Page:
I have yet to have a mammogram, and probably won’t, but I did get to see the fancy new mammography suite at St. Rose Hospital this week.
It’s the sort of place that writer Virginia Postrel says there should be more of in her recent article, The Art of Healing, in The Atlantic Monthly:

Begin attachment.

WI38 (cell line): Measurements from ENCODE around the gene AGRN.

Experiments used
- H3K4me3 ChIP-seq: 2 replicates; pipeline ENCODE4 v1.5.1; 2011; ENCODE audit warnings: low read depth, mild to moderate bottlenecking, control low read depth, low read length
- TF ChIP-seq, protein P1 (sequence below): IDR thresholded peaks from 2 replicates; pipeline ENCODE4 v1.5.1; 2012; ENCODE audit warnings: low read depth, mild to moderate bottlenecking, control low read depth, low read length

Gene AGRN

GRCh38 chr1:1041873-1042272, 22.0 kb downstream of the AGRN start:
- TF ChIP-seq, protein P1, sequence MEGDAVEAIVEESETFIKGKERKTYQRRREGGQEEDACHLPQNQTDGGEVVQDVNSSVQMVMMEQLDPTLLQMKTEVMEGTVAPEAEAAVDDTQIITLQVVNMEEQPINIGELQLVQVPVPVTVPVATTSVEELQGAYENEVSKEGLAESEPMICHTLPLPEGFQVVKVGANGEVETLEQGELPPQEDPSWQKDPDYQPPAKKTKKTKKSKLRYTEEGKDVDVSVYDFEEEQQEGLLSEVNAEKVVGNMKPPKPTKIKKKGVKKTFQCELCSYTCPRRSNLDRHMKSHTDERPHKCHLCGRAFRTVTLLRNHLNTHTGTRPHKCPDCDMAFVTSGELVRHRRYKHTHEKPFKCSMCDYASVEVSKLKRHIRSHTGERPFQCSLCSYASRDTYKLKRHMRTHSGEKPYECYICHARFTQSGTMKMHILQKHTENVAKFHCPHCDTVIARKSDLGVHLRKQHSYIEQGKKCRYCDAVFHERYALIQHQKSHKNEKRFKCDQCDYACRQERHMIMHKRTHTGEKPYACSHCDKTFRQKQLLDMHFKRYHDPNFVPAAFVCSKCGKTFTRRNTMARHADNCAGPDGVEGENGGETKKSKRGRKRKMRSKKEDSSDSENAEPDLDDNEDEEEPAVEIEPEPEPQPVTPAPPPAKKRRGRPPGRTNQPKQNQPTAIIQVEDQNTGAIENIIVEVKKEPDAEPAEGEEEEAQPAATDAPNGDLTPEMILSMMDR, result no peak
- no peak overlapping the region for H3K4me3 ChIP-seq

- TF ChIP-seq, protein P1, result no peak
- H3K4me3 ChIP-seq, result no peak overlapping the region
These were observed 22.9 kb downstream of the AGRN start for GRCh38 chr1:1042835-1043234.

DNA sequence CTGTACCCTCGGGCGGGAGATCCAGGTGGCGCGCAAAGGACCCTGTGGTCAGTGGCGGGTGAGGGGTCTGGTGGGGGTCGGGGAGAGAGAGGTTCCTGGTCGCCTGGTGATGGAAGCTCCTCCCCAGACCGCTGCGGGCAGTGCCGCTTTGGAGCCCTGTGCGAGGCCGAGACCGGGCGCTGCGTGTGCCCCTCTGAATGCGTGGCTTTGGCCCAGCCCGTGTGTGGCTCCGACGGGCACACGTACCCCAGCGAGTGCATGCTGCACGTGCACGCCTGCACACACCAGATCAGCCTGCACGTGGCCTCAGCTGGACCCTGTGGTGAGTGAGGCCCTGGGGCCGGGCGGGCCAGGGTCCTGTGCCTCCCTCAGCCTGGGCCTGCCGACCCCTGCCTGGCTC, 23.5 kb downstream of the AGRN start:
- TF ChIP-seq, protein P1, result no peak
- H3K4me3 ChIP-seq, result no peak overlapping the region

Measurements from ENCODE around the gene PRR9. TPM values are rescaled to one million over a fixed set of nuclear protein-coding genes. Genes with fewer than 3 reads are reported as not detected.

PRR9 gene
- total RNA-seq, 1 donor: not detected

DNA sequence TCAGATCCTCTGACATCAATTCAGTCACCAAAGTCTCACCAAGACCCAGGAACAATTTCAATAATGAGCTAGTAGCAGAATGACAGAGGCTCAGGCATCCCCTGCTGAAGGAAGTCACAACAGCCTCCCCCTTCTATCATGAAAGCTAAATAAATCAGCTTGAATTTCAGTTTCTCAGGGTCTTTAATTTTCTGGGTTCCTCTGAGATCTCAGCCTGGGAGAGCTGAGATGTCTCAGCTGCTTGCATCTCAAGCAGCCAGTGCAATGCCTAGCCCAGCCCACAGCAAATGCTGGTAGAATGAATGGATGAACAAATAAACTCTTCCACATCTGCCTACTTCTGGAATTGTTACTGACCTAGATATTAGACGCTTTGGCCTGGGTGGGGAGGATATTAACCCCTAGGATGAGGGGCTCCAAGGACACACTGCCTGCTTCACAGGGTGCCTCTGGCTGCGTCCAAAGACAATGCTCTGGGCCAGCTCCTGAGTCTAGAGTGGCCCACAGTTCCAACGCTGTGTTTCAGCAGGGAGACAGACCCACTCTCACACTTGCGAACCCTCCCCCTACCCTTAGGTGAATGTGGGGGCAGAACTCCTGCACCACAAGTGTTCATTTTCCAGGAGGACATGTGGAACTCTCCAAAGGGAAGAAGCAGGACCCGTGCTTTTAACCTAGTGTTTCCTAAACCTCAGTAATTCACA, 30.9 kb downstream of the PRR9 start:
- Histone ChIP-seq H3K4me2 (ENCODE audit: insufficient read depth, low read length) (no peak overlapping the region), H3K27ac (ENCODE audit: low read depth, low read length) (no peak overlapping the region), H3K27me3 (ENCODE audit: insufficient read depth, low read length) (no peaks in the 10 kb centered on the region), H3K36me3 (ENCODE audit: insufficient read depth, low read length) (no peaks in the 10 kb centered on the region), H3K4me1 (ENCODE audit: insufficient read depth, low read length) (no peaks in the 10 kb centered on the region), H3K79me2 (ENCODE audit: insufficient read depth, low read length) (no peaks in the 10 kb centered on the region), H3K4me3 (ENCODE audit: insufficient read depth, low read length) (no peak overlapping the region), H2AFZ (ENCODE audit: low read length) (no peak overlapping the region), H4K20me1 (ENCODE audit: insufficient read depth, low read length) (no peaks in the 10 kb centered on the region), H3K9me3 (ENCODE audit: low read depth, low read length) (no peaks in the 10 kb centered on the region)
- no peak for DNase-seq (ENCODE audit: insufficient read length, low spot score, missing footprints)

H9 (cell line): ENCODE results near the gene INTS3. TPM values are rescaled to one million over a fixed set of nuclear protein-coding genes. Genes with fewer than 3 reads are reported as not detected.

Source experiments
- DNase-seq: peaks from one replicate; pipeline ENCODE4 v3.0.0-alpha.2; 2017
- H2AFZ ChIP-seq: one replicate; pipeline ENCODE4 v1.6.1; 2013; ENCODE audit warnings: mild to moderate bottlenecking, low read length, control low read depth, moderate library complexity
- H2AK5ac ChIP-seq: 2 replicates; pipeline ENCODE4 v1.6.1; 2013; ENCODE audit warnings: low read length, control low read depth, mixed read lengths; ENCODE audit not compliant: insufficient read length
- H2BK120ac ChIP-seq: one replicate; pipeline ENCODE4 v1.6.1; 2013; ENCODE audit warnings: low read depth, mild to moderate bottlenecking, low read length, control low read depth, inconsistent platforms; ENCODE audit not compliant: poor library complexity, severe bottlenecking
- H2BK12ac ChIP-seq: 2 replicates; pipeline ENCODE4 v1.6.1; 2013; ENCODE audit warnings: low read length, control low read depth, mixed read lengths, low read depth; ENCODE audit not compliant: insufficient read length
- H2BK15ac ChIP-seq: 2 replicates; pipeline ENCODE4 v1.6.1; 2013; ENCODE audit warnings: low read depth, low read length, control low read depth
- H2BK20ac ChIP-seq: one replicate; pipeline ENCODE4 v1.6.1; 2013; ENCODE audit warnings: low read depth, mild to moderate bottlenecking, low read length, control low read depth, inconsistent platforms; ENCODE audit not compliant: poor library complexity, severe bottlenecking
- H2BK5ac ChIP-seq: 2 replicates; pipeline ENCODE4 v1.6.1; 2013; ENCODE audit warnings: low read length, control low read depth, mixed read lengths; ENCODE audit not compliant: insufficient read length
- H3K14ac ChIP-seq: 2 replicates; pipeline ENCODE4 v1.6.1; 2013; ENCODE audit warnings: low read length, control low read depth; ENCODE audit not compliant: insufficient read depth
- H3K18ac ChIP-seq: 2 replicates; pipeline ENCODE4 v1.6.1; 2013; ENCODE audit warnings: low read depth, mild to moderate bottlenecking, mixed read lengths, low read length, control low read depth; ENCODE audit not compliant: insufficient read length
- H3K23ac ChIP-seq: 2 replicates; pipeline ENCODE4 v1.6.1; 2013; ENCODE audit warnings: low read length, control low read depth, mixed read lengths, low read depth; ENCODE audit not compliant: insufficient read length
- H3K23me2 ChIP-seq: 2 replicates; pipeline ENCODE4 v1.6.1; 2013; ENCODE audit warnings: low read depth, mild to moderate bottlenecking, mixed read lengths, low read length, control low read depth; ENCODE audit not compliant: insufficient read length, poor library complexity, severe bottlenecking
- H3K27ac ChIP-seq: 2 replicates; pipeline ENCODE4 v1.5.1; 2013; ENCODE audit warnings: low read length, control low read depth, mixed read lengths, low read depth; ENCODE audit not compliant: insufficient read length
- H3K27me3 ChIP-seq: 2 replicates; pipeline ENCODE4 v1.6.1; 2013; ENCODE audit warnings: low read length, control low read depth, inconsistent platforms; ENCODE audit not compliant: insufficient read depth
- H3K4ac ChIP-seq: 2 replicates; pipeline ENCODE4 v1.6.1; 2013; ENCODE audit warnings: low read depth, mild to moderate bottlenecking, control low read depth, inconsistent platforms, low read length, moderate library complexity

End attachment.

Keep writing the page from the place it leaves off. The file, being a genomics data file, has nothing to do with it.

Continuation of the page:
Consider diagnostic imaging departments. MRIs and CT scans can frighten many patients, and research shows that simple elements such as nature photos can ease their stress. Yet the typical scanner room still looks “as if it’s a workshop for cars,” says Malkin, with bare walls and big machines. One of the bleakest rooms at the UCLA Medical Plaza, where I spend my time, is a waiting room in the imaging center. Small and beige, it epitomizes aesthetic neglect, with stained chairs, mismatched tiles, and tattered copies of U.S. News & World Report. The only wall art is a drug-company poster on myocardial perfusion imaging—just the thing to comfort anxious patients.